Hello Mr. Fritsma,
I am a pharmacy student working in an internal medicine clinic where we manage patients on warfarin. We had a question come in about how an elevated hemoglobin and hematocrit, HGB/HCT can affect INR levels as the lab is stating that as long as this patient’s hemoglobin is elevated, her INR results will not be accurate. They have apparently also been having trouble getting a reading for the past couple weeks. This patient’s last HGB = 20.1 and HCT = 62. Do you have any insight as to how these elevated values would affect the INR? Looking forward to hearing back from you.
Thank you, Kayla Brown, PharmD Candidate 2012, Drake University
Hello, Ms. Brown, and thank you for your question. Most anticoagulation clinics employ a point of care (POC) instrument such as the CoaguChek or iStat to perform prothrombin times and compute international normalized ratios (PT/INR). POC instruments are cleared to report the PT/INR when the HCT is 25%–55%. Outside that range, a standard blue-closure venous specimen is collected and accurately assayed using a plasma-based method in the “central” laboratory.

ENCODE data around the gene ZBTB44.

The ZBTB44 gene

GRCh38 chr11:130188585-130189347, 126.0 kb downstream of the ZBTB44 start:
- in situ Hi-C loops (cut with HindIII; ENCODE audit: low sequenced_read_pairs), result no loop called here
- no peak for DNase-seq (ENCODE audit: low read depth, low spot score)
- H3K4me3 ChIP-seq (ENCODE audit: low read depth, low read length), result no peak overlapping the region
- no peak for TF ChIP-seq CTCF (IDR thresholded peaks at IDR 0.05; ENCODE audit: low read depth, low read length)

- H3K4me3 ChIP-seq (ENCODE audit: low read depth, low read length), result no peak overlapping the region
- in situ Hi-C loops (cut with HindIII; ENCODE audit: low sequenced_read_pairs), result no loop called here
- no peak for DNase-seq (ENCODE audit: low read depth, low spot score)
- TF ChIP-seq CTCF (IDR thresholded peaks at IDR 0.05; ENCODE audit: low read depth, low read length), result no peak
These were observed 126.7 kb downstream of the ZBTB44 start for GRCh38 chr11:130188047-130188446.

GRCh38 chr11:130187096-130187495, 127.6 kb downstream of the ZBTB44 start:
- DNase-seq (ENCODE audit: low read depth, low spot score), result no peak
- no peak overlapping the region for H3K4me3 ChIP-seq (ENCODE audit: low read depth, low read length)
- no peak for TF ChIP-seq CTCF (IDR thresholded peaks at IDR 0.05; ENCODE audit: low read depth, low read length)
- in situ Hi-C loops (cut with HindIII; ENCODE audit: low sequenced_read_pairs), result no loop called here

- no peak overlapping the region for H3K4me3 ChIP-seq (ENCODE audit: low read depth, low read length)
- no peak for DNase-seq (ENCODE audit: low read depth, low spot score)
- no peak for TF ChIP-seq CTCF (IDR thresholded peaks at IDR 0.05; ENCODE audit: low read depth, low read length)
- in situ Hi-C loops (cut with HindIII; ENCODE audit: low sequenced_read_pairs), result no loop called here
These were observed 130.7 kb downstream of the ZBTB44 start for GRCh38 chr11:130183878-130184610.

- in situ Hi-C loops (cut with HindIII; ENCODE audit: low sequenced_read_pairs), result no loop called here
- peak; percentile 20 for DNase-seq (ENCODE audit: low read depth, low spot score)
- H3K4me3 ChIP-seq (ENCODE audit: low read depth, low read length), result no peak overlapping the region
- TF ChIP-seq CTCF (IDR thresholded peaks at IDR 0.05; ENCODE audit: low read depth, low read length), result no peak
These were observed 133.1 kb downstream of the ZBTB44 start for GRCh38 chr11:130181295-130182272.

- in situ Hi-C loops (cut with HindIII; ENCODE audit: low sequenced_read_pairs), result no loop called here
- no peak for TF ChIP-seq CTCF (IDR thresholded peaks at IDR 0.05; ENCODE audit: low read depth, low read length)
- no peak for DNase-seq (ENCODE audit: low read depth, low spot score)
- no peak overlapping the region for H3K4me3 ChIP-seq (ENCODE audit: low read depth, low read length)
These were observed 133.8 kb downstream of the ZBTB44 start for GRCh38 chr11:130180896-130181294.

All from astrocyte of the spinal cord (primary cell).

The plasma-based assay is accurate when the HCT is 65% or less. When the HCT is over 65%, the ratio of anticoagulant volume in the collection tube to plasma volume is proportionally elevated, falsely raising the PT/INR. In this case the lab scientist prepares a tube with a measured volume of 3.2% sodium citrate using this formula:
C (mL) = 0.00185 x (100-HCT) x V (mL), where…
- C = mL of 3.2% sodium citrate to be used
- HCT = hematocrit in %
- V = mL of whole blood/anticoagulant solution in the tube.